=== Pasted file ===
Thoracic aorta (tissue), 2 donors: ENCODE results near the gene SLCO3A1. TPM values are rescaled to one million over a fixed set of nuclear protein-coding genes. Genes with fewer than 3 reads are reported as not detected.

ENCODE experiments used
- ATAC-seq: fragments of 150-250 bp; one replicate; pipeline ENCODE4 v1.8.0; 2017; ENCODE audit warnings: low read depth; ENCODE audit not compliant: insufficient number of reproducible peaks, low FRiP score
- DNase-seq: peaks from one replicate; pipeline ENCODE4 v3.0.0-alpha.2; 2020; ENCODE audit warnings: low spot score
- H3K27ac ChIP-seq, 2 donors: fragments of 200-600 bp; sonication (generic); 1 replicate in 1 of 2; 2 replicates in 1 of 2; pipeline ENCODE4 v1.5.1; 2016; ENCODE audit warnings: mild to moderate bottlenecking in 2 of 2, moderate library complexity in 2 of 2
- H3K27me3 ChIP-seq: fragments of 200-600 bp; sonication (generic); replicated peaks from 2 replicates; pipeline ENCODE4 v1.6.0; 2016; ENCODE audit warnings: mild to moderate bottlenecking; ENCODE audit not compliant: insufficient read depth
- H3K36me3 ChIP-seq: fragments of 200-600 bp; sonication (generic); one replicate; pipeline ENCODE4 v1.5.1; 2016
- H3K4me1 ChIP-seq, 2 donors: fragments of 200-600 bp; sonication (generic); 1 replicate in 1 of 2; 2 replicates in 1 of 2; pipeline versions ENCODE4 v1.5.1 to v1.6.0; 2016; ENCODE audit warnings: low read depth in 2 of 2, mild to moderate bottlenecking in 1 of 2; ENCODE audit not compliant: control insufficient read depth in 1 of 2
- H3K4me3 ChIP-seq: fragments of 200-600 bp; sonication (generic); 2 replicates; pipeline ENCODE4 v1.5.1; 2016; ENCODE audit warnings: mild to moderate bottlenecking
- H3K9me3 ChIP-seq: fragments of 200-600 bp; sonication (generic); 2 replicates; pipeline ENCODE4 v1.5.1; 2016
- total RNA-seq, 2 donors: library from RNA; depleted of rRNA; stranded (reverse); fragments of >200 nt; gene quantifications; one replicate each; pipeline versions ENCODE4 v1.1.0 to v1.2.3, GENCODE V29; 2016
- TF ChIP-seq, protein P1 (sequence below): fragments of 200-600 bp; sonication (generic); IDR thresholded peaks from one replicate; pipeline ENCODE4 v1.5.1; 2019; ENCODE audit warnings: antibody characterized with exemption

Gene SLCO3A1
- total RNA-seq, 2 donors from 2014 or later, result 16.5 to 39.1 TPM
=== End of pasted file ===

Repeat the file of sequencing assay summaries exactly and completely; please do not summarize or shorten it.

Thoracic aorta (tissue), 2 donors: ENCODE results near the gene SLCO3A1. TPM values are rescaled to one million over a fixed set of nuclear protein-coding genes. Genes with fewer than 3 reads are reported as not detected.

ENCODE experiments used
- ATAC-seq: fragments of 150-250 bp; one replicate; pipeline ENCODE4 v1.8.0; 2017; ENCODE audit warnings: low read depth; ENCODE audit not compliant: insufficient number of reproducible peaks, low FRiP score
- DNase-seq: peaks from one replicate; pipeline ENCODE4 v3.0.0-alpha.2; 2020; ENCODE audit warnings: low spot score
- H3K27ac ChIP-seq, 2 donors: fragments of 200-600 bp; sonication (generic); 1 replicate in 1 of 2; 2 replicates in 1 of 2; pipeline ENCODE4 v1.5.1; 2016; ENCODE audit warnings: mild to moderate bottlenecking in 2 of 2, moderate library complexity in 2 of 2
- H3K27me3 ChIP-seq: fragments of 200-600 bp; sonication (generic); replicated peaks from 2 replicates; pipeline ENCODE4 v1.6.0; 2016; ENCODE audit warnings: mild to moderate bottlenecking; ENCODE audit not compliant: insufficient read depth
- H3K36me3 ChIP-seq: fragments of 200-600 bp; sonication (generic); one replicate; pipeline ENCODE4 v1.5.1; 2016
- H3K4me1 ChIP-seq, 2 donors: fragments of 200-600 bp; sonication (generic); 1 replicate in 1 of 2; 2 replicates in 1 of 2; pipeline versions ENCODE4 v1.5.1 to v1.6.0; 2016; ENCODE audit warnings: low read depth in 2 of 2, mild to moderate bottlenecking in 1 of 2; ENCODE audit not compliant: control insufficient read depth in 1 of 2
- H3K4me3 ChIP-seq: fragments of 200-600 bp; sonication (generic); 2 replicates; pipeline ENCODE4 v1.5.1; 2016; ENCODE audit warnings: mild to moderate bottlenecking
- H3K9me3 ChIP-seq: fragments of 200-600 bp; sonication (generic); 2 replicates; pipeline ENCODE4 v1.5.1; 2016
- total RNA-seq, 2 donors: library from RNA; depleted of rRNA; stranded (reverse); fragments of >200 nt; gene quantifications; one replicate each; pipeline versions ENCODE4 v1.1.0 to v1.2.3, GENCODE V29; 2016
- TF ChIP-seq, protein P1 (sequence below): fragments of 200-600 bp; sonication (generic); IDR thresholded peaks from one replicate; pipeline ENCODE4 v1.5.1; 2019; ENCODE audit warnings: antibody characterized with exemption

Gene SLCO3A1
- total RNA-seq, 2 donors from 2014 or later, result 16.5 to 39.1 TPM